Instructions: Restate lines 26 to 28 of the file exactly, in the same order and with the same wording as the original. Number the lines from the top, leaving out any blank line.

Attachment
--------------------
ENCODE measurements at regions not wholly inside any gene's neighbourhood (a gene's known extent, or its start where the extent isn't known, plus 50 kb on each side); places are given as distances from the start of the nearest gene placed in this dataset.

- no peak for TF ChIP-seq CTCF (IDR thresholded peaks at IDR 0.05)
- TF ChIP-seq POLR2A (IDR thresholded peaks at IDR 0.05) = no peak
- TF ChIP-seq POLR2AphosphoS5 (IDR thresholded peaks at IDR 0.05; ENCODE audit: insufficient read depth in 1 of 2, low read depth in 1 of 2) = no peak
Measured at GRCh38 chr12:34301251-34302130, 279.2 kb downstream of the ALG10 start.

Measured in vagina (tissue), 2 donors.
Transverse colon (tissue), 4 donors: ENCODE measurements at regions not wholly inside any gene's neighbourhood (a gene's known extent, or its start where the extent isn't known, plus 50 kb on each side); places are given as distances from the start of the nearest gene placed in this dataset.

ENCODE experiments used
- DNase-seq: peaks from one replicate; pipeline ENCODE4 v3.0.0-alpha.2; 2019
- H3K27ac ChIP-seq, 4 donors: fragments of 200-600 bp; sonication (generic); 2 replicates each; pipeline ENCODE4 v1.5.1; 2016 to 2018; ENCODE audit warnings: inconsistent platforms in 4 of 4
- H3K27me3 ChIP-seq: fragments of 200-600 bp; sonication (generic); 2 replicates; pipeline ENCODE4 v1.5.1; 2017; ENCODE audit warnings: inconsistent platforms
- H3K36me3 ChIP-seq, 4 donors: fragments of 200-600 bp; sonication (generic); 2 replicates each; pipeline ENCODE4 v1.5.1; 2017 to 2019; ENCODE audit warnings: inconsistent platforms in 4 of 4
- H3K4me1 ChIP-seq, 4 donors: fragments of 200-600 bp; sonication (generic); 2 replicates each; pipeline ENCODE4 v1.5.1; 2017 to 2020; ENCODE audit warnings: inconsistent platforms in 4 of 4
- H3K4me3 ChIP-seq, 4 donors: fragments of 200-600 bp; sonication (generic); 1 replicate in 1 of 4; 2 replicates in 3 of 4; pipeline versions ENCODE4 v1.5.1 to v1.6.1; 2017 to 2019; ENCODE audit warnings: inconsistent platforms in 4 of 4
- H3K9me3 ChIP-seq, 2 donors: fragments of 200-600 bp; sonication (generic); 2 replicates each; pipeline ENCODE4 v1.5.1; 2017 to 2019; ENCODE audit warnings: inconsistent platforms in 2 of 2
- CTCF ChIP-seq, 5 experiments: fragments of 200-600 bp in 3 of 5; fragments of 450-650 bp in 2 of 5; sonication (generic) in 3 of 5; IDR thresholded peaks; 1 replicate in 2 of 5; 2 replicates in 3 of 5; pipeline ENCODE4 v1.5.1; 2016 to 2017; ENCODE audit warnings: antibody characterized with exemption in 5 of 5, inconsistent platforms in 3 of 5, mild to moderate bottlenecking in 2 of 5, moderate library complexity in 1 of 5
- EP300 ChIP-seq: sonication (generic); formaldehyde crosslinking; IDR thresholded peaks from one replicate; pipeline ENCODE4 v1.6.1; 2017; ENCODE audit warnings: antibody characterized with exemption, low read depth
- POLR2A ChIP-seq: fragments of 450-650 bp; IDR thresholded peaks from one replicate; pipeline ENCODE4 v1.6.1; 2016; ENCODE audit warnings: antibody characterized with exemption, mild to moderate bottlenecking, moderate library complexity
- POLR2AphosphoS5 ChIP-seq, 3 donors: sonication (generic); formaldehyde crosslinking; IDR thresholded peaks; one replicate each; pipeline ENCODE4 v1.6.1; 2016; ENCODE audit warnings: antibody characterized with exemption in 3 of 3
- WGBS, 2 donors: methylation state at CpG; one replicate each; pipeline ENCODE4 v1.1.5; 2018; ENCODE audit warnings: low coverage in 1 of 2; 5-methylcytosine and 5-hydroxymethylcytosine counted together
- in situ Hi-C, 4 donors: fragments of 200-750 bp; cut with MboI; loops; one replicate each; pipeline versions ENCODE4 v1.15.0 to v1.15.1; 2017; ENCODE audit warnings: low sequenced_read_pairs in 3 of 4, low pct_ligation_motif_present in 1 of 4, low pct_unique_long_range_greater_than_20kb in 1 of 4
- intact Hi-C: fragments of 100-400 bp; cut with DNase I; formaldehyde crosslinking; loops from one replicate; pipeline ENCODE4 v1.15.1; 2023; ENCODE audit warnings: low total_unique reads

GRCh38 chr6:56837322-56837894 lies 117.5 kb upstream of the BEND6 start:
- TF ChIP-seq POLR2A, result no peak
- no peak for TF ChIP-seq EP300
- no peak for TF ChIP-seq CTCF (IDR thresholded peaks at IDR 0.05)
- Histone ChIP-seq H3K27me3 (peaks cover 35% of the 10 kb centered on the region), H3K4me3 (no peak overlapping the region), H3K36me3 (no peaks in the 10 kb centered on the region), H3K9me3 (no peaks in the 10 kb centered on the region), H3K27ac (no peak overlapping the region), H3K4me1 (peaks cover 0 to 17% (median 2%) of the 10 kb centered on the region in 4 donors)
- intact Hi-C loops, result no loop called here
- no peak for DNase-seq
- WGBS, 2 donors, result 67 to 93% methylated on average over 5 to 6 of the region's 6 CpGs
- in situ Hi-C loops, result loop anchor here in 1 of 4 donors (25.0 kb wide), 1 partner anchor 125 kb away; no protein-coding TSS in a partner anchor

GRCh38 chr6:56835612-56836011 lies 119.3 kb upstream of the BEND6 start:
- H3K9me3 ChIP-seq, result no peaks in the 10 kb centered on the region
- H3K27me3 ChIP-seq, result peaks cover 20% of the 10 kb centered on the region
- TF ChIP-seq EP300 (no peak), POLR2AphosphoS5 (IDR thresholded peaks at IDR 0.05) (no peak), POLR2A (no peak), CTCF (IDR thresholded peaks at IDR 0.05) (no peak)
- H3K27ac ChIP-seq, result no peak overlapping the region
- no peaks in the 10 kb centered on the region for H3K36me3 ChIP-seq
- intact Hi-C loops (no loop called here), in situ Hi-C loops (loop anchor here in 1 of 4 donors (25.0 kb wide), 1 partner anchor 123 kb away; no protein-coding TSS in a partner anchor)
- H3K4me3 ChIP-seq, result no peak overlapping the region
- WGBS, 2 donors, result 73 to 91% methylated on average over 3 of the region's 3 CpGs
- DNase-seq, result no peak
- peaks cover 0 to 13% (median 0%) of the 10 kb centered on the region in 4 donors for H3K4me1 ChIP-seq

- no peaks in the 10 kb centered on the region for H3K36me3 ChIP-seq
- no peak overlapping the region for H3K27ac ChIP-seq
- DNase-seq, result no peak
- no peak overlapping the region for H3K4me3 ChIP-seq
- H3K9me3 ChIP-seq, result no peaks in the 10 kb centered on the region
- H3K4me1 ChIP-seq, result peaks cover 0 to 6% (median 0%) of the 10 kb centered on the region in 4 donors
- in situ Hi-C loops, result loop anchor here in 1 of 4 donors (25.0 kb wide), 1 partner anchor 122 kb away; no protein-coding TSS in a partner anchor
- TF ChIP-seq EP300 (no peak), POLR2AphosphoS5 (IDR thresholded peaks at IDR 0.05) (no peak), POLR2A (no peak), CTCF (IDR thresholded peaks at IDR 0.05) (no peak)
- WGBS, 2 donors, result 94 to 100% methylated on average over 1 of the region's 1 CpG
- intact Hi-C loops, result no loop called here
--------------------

- no peak for TF ChIP-seq CTCF (IDR thresholded peaks at IDR 0.05)
- Histone ChIP-seq H3K27me3 (peaks cover 35% of the 10 kb centered on the region), H3K4me3 (no peak overlapping the region), H3K36me3 (no peaks in the 10 kb centered on the region), H3K9me3 (no peaks in the 10 kb centered on the region), H3K27ac (no peak overlapping the region), H3K4me1 (peaks cover 0 to 17% (median 2%) of the 10 kb centered on the region in 4 donors)
- intact Hi-C loops, result no loop called here